Equipment

There are many implementations of EM methods that have been developed for geophysical applications over the years. In addition to the type and orientation of transmitter and receiver, EM methods may be classified in a fundamental way as those that use an artificial source of EM energy, and those that use the earth's natural EM field (telluric, magnetotelluric [MT], audio magnetotelluric [AMT] methods). Artificial source methods are often classified by the type of source and detector (ground electric field line, or magnetic field coils or magnetometers), and the nature of the transmitter and receiver (e.g., long line or dipole electric field, small loop or large loop). Artificial source methods may be further subdivided by the type of wave that is transmitted and received: a system that transmits and receives a wave of a single frequency is called a frequency domain system, and a system that transmits and receives a multiple-frequency pulse of energy is called a time-domain system. Artificial and natural systems are further classified by the range of frequencies (e.g., low frequency, very low frequency [VLF], extremely low frequency [ELF], audio frequency, etc.), and the characteristics of the EM field vector that is measured (e.g., ellipticity, tilt, amplitude, or phase). To further complicate things, methods have come to be known by their commercial names, and EM techniques have been developed for use on the ground, in the air, and in boreholes.

The EM field at any point in space is a vector, with a magnitude and a direction. The magnitude of the field at a given point in space is a function of the orientation of the transmitted field, the modification of the direction of the field by materials between the transmitter and receiver (the object of the measurements), and the direction of the field measured by the receiver (receiver orientation). EM measurement instruments and field surveys are designed to exploit the vector nature of the EM field, and to measure attributes of the EM field that indicate the size, depth, and orientation of the objects in the subsurface. The attributes measured relate to either the spatial or time relationships of the measured secondary EM field. The field attributes include the amplitude, time delay (phase), and orientation of the received field with respect to the primary transmitted field. Specifically, the following parameters can be measured: (1) the phase of the spatial components with respect to the source, (2) the orientation of the field (tilt, and the axis of the field ellipsoid), (3) the relative amplitudes of measurements at different frequencies, (4) the amplitude ratio and phase differences between different spatial components, or (5) the phase and amplitude of individual spatial components with respect to the source. Methods are designed to "normalize" the effect of the primary field. The separation of most transmitter-receiver pairs is fixed to eliminate geometric effects from the primary field caused by varying the relative positions of the transmitter and receiver.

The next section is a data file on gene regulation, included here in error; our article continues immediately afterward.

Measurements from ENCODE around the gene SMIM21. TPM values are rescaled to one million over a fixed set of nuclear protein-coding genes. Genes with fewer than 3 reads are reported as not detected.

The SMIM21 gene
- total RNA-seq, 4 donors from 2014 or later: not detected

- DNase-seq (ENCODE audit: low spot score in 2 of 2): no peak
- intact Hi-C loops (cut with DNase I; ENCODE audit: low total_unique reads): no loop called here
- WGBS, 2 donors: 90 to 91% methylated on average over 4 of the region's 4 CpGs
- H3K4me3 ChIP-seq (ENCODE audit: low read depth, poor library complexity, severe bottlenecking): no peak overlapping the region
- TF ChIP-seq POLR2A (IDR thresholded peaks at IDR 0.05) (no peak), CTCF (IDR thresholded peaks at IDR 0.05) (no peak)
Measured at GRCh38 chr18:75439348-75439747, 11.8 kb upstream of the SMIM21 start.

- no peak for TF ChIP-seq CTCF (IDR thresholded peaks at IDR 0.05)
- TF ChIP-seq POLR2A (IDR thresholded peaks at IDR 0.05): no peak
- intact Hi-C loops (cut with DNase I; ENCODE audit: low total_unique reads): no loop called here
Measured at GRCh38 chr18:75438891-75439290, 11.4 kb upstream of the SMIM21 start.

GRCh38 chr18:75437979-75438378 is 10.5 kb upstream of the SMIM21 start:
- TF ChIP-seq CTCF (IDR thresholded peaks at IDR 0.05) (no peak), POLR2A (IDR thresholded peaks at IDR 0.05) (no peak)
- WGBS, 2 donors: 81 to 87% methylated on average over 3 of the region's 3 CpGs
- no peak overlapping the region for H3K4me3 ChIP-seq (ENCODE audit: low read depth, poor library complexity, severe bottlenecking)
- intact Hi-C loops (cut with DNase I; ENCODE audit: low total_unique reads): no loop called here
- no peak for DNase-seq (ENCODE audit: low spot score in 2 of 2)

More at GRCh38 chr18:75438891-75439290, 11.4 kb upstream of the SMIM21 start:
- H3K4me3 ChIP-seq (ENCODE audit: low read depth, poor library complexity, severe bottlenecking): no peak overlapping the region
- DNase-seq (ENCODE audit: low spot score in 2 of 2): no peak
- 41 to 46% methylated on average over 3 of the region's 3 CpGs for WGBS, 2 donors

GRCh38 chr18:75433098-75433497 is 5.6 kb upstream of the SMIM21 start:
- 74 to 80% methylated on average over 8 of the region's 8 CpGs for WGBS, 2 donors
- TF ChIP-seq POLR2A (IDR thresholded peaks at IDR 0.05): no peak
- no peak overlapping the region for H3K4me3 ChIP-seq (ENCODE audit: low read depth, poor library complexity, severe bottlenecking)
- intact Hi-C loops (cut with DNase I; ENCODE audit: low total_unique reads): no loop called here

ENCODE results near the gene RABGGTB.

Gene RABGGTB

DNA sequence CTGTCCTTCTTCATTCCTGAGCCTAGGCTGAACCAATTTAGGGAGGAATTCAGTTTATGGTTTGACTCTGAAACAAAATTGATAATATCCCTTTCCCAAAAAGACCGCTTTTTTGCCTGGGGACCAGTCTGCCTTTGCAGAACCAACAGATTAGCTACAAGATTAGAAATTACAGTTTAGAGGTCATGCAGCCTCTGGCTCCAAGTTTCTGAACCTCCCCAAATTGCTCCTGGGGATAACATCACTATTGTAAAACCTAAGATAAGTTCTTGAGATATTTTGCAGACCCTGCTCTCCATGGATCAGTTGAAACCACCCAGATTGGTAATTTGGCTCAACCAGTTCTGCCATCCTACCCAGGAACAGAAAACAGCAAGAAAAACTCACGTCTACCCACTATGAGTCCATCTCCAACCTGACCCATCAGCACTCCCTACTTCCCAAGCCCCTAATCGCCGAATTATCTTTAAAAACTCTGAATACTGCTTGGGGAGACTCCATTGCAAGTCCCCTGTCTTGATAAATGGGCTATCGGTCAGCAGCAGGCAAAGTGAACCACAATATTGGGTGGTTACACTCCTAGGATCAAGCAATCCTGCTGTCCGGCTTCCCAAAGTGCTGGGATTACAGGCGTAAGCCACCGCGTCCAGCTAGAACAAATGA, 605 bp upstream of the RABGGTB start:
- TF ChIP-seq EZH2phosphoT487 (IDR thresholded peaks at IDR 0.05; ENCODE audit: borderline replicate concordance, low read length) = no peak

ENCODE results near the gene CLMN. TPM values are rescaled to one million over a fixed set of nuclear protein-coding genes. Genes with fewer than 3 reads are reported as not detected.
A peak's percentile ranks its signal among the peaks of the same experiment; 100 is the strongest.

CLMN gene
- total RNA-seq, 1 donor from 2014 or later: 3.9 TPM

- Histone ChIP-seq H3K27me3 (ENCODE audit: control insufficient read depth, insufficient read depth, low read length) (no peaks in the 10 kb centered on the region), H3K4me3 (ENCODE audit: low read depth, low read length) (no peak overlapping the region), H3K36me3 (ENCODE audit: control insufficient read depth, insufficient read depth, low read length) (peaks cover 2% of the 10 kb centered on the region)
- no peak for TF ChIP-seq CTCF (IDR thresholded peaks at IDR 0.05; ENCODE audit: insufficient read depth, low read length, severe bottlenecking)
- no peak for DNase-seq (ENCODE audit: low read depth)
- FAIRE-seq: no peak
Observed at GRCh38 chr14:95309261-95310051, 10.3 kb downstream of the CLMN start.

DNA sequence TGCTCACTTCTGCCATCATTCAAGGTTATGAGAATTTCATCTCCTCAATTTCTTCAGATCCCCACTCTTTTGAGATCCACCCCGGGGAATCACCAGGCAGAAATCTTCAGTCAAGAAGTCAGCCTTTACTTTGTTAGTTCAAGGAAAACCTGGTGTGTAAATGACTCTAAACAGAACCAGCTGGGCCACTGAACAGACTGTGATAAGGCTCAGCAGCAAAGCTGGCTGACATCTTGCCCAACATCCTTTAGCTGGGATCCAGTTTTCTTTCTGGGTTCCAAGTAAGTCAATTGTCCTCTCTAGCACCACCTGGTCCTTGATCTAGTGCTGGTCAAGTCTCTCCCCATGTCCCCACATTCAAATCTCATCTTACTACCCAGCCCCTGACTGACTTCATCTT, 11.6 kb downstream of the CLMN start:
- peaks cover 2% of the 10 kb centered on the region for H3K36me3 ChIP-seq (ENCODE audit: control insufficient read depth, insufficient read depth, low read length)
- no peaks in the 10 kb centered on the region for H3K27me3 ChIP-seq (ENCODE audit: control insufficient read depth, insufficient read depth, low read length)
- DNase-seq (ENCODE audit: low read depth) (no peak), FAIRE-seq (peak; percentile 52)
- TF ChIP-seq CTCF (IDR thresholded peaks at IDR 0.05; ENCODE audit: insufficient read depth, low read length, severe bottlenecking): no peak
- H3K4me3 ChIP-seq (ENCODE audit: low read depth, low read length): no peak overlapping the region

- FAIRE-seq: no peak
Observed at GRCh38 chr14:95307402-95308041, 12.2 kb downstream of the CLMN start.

If the transmitter and receiver are located above the surface of the ground, then the field measured at the receiver is a combination of the field that propagates directly through the air (the primary field), the EM field that is influenced by the background material in the subsurface (sometimes referred to as the terrain), and the induced secondary field from the object of a contrasting conductivity located in the subsurface. The field that propagates directly from the transmitter is called the primary field, and the field caused by the eddy currents induced on the subsurface terrain and any buried object in the subsurface is called the secondary field, as shown in Figure 6.4a. The direction (sign) of the secondary field induced by the conductive object in the subsurface is opposite to the primary field, in accordance with Lenz's law.

The secondary field is also "shifted" in time, and this shift is called a phase shift. The terminology describing the phase of a wave is not discussed very clearly in most of the literature. However, popular usage of the term "phase" in describing induction EM methods usually refers to the fact that the secondary field has a certain phase relationship to the primary field. The phase shift is

Transmit loop

Handbook of Agricultural Geophysics Receive loop

Primary signal

Primary signal

Object causing secondary field

Object causing secondary field

(a) Primary field from transmit loop, and secondary field caused by conductive object

Secondary signal

Secondary eddy currents eddy currents

(a) Primary field from transmit loop, and secondary field caused by conductive object

Primary field

Secondary field

Primary field

Secondary field

Phase

(a) Primary and secondary fields arriving at the receive antenna

Phase

(a) Primary and secondary fields arriving at the receive antenna

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